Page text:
The Quest Of Love

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Status: Finished  |  Genre: Fantasy  |  House: Booksie Classic
This is a fairy tale.

Submitted: August 29, 2015

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Submitted: August 29, 2015

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~~The Quest Of Love: A Fairy Story
By Faisal Fransu

This is a fairy story that happened long, long time ago in a forgotten land called Ppossibilia. I call it a fairy story instead of fairy tale, because the word ‘tale’ leads the reader to think that the story is fictional. No, fairies are real. They still exist, although they don’t perform the same kind of magic that they did centuries ago. But let’s get to the story.
There was once a prince who lived in a big and marvelous castle in the city of Castleton. His name was Sunthol. Sunthol was the only child of King Bobthol the nineteenth.
Now Prince Sunthol and his family were all humans. I say this because humans were not the only inhabitants of that country. In those days, fairies, dragons, elves, gnomes, goblins, witches, wizards, among other magical folk were still popular.
Prince Sunthol was engaged to the prettiest girl in the whole kingdom. Chrystal-Clear was her name. Everything about her was clear, from her voice to her physical appearance to her honesty. She did not do anything to her body in order to make herself more beautiful. She was born pretty. That’s why she was called Chrystal Clear. To this beauty was Prince Sunthol engaged. They were going to be married on the first day of spring, the season of love and romance.
A day before the wedding, a strange creature arrived at the castle. No one was astonished to hear it speak, because other creatures beside humans could talk as well.
“Welcome to our castle,” the prince greeted the creature.
“I am the one and only Phoenix at your service,” the creature replied with a bow.
“O I’ve heard of you!” exclaimed Sunthol delightedly. “But I never knew you were that big.” The Phoenix certainly looked like a giant bird.
“Well, I’m not exactly in the right condition,” replied the bird. “You see, I was flying in a forest one day when I discovered a tree that looked as if it contained a delicious fruit. So I decided to taste it. Well, it was sweet, just as I had predicted. But it was enchanted! Whoever ate that fruit would grow ten times bigger than his usual size. That’s why I look a lot bigger than what you’ve seen in pictures.”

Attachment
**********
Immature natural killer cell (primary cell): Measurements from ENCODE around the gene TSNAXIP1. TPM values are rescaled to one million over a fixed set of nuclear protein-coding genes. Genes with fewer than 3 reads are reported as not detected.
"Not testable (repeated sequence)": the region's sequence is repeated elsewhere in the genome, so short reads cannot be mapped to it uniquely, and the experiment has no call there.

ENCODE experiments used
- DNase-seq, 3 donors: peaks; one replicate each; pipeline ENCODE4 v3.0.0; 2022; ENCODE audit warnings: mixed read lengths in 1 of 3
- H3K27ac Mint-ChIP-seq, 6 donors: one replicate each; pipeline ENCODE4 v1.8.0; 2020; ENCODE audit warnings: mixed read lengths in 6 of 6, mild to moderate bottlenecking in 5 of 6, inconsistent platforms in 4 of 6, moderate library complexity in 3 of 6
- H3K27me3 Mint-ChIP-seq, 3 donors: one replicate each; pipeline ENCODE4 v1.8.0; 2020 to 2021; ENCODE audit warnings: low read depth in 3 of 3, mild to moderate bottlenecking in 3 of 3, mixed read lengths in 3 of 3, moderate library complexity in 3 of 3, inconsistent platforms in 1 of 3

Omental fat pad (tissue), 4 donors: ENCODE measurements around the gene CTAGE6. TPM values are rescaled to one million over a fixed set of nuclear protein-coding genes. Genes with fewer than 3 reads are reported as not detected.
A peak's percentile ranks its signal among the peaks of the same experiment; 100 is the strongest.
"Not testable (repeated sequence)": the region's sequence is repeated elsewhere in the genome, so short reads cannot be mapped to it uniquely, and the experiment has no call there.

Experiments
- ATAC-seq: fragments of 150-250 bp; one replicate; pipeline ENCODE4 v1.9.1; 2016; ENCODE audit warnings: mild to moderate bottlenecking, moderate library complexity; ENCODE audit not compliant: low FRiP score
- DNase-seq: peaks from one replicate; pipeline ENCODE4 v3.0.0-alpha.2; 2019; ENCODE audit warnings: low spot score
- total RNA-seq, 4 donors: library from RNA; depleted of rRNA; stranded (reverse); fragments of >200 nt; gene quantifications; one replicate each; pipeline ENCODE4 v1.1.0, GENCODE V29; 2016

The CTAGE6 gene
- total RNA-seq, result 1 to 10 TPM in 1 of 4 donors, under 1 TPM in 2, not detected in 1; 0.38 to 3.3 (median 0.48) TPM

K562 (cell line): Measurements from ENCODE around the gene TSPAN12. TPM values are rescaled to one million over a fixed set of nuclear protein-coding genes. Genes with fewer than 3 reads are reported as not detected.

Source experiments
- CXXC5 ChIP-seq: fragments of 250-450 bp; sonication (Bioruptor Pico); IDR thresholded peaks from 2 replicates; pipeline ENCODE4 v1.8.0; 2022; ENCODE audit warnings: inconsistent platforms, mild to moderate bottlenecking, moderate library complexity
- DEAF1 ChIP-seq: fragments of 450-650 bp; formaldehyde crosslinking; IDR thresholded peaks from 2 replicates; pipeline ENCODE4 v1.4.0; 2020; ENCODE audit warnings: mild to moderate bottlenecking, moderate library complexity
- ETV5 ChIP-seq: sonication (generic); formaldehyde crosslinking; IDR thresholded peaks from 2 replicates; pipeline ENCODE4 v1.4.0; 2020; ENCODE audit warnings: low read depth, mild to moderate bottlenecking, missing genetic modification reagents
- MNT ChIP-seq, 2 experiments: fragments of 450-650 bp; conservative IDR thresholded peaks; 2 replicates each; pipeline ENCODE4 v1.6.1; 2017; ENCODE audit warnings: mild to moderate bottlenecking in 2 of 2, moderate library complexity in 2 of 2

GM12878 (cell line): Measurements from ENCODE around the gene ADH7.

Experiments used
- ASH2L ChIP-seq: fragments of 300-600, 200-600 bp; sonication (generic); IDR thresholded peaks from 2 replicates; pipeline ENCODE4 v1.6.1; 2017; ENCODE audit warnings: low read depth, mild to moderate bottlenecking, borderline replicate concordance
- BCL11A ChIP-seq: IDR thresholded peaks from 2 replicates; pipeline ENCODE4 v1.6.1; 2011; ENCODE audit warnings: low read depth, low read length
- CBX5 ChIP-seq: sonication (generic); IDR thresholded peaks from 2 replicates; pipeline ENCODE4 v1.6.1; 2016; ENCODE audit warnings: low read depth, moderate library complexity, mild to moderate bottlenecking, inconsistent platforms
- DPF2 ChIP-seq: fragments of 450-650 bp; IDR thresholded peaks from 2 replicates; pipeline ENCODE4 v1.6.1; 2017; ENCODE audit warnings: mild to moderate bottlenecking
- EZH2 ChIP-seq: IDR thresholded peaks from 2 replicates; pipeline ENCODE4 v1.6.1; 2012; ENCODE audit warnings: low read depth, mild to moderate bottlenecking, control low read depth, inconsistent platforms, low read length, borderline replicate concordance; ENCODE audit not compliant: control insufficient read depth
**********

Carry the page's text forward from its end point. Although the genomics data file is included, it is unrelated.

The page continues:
“Do you like it this way?” came from the prince, who was fascinated by the Phoenix’s story.
“I hate it!” exclaimed the bird angrily. “I’ve been looking for a magician who could break the enchantment and restore me to my normal size. I will rest at your castle for a couple of days, if you don’t mind, and then I shall resume my journey.”
Of course the bird was invited to join the wedding celebration of Prince Sunthol and Chrystal-Clear. Alas, the wedding did not take place! The bride was gone!
On the morning of the wedding day, her maids knocked on the door of her chamber to wake her up to dress her up for the celebration; but there was no response. When the bride’s brothers had forced the door open, there was no sign of the girl. The whole city was thrown into confusion.
“I shall go on a quest to find my bride!” Sunthol announced to his parents as they were thinking about the bride’s mysterious disappearance.
“I shall accompany you,” declared the Phoenix.
“But you have your own mission to fulfill,” objected the prince.
“Never mind my mission right now,” came from the bird. “Please let me come with you. You can ride on my back. Perhaps my enchantment will be the means to recover your bride. And believe me, if you do recover your bride, I will not complain about the enchantment that I’m under.”
Prince Sunthol and his family were touched by this brave offer. So they consented to let their son go on a quest to find his lost bride.
As they were preparing to depart, the king gave his son a little box, saying, “This contains several magical items. Nevertheless, do not use them unless necessary.”
So Sunthol got onto the Phoenix’s back and asked, “So where should we look for her?”
“Leave it to me,” chuckled the giant bird. “It is said that the phoenix is a wise bird. And that is perfectly true in my case.”
Then they were off. At first, Sunthol was afraid that he would fall off. But the bird flew so steady that the prince would’ve enjoyed the ride if it hadn’t been for his missing bride.
After a half an hour of flying, they descended in a lovely valley. There were no buildings in that place except a little cabin. This was where Waldor, the Phoenix’s friend, lived with his owl.
So the Phoenix introduced Sunthol and Waldor to each other and quickly recounted the mission to find the lost bride.
As Sunthol learned afterward, Waldor’s owl could talk. Not only that, but it could also say where missing things were. This was the reason for the Phoenix bringing Sunthol to this place.
Waldor took the owl from its cage and brought it to Sunthol, who asked it in a kind voice, “Could you please tell me where my missing bride is? Her name is Chrystal-Clear.”
“She is in Balaam’s castle,” was the reply in a clear voice.
“Who’s Balaam?” was Sunthol’s question.
“A terrible wizard that you do not want to meet,” replied Waldor.
“But what’s my bride doing in his castle?” Sunthol was bewildered.
“It’s not about what she’s doing in his castle; rather, what’s he doing with her is the most important question,” was Waldor’s remark.
So the three of them decided to go to Balaam’s castle to rescue Chrystal-Clear. According to Waldor’s plan, they would not do anything aggressive to the wizard, so that he will not be suspicious about their mission.